I came across the following post on Facebook. It summarises some important aspects of how Sufism as a minoritarian embodied tradition relates to Islam.
If there’s a particular aspect of Sufism that stands in marked contrast to mainstream Sunni Islam, it is the role of a teacher, as the reflection of prophetic light, a living conduit of God to the seeker.
The correctness of such a notion is not something I am qualified to dispute. I’m neither a Muslim nor a Sufi.
However, I’d argue that the Quran does not lend itself easily to such a privileging of the teacher. Teacher-as-light interpretations of the Quran (of the imam mubeen as a human) are not a natural fit, they are an artificial reading (and, in this sense, are similar to the readings of the Quran I’ve offered up here, albeit more boring.)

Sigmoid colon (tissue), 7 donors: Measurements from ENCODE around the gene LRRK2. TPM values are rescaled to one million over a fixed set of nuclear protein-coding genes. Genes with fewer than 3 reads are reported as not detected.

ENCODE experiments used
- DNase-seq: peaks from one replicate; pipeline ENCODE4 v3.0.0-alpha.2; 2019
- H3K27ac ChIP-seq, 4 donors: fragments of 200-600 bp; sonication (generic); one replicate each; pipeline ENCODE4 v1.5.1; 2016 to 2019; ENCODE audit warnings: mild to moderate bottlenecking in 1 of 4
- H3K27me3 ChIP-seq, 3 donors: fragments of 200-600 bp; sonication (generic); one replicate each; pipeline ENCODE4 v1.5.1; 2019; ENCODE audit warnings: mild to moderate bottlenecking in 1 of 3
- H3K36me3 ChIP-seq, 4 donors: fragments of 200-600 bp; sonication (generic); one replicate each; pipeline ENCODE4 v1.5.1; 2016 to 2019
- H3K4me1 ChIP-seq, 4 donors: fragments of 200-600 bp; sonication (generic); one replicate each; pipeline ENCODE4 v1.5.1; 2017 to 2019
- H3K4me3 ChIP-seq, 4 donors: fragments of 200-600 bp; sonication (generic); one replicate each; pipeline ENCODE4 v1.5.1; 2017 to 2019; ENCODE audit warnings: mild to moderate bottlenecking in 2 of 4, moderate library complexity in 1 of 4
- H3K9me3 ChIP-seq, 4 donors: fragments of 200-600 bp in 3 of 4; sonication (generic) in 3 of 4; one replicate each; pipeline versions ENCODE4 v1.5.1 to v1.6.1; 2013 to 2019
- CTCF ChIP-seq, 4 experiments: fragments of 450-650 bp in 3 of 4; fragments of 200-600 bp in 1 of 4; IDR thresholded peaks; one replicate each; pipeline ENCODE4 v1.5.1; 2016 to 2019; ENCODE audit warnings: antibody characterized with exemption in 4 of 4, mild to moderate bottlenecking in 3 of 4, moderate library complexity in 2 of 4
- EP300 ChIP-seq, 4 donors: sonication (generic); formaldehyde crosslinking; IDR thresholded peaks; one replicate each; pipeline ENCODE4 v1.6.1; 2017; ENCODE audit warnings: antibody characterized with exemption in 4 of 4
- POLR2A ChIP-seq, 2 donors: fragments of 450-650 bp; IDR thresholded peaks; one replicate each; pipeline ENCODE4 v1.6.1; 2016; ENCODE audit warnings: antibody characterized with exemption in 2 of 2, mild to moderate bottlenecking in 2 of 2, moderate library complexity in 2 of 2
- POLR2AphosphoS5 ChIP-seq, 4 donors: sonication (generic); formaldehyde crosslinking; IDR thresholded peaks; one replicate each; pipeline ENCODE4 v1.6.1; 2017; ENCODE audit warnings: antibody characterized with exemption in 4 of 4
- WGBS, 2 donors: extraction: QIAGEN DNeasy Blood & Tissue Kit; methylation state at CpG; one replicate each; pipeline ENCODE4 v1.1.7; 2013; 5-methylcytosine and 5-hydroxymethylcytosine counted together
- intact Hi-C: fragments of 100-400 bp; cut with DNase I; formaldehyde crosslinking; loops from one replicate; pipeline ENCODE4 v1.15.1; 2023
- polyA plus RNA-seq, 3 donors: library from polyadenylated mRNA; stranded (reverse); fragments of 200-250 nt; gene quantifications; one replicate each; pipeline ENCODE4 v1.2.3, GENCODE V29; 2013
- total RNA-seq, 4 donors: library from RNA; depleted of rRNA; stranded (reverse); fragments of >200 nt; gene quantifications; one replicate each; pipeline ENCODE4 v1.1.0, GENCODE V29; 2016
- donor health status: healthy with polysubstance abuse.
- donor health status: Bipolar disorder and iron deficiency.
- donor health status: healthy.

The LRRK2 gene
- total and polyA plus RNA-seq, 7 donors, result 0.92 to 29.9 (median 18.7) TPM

Islam was not written down with the idea of further “seals”, despite what ibn Arabi declared. It was defined as a spatio-temporal lock, a sealing from which no personality other than the Quranic “you” can escape. Because that’s how the author saw himself.